2) Will you be so kind as to tell me ...

3) I suppose ...

4) Excuse my interrupting you. Do you think you could help me understand ...

5) As it is known ...

6) Do you happen to know ...

7) I wonder if you could mention ...

8) Then from what you say it follows that ...

9) Do you mean to say that ...

10) It means that ..., doesn’t it?

11) I wonder, if you’d mind giving your opinion of ...

12) I appreciate your help. Thank you.

 

1) 1..................................................................................................

2. I’d be delighted if I could help you. What would you liketo know?

2) 1. .................................................................................................

2. If I am not mistaken, the monarchy in the United Kingdom is more than a thousand years old.

3) 1. .................................................................................................

2. I’m afraid you are wrong here. It used to be absolute, but now it is constitutional.

4) 1. .................................................................................................

2. Certainly. Speaking of the term «constitutional monarchy» I’d like to begin with making a comparison between an absolute monarchy and a constitutional one. As far as I know in an absolute monarchy the monarch rules the country personally, whereas in a constitutional monarchy the monarch has no real power to govern. In other words, the monarch reigns but does not rule.

5) 1. .................................................................................................

2. Exactly. At present, it is Queen Elizabeth II who is the official head of the United Kingdom of Great Britain and Northern Ireland.

6) 1. .................................................................................................

2. Of course, I do. Queen Elizabeth II succeeded to the throne in 1952.

7) 1. .................................................................................................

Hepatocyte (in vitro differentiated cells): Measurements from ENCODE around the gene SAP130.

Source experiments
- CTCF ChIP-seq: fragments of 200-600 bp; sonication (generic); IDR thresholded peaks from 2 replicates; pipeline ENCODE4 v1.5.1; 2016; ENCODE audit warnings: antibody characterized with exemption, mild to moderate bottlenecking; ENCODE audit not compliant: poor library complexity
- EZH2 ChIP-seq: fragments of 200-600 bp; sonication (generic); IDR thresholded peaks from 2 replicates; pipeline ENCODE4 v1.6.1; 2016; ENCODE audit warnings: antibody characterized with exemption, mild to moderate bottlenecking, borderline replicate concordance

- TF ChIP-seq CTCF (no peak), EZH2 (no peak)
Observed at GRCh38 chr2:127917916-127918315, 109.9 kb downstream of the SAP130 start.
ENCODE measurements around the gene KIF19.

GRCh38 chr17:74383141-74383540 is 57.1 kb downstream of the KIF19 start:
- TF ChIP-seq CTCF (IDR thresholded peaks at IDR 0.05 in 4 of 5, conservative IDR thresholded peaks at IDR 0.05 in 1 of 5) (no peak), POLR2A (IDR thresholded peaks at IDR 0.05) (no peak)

2. As forthe powers of the Queen, they are as follows: in law, she is an integral part of the legislature, the head of the judiciary, the commander-in-chief of the armed forces of the Crown and the temporal head of the established Church of England.

8) 1. .................................................................................................

2. By no means. As I said before,she is only the formal ruler. Actually, everything she does is done on the advice of her ministers.

9) 1. .................................................................................................

2. There’s no denying it. As a matter of fact, on the one hand most of the functions of the Queen are purely of a symbolic nature. But on the other hand it would be wrong to underestimate the role of monarchy in Britain.

10) 1. .................................................................................................

2. Yes, she does. The monarch does have great influence, to say nothing ofthe Royal Prerogative and, besides, the monarch retains an important attribute of power, that is to say, information. In short, the Monarch has the right to be consulted, the right to encourage, the right to warn.

11) 1. .................................................................................................

2. Frankly speaking, I think that the Queen is a symbol of Britain’s long history and tradition.

12) 1. .................................................................................................

2. (I’m) glad that I could help.

 

2.8. Talking point.

Some people think that the monarchy should be abolished because it has no power and it costs the State a lot of money to maintain. How useful do you think the monarchy is in Britain today?


UNIT 3

 


Date: 2015-12-24; view: 2950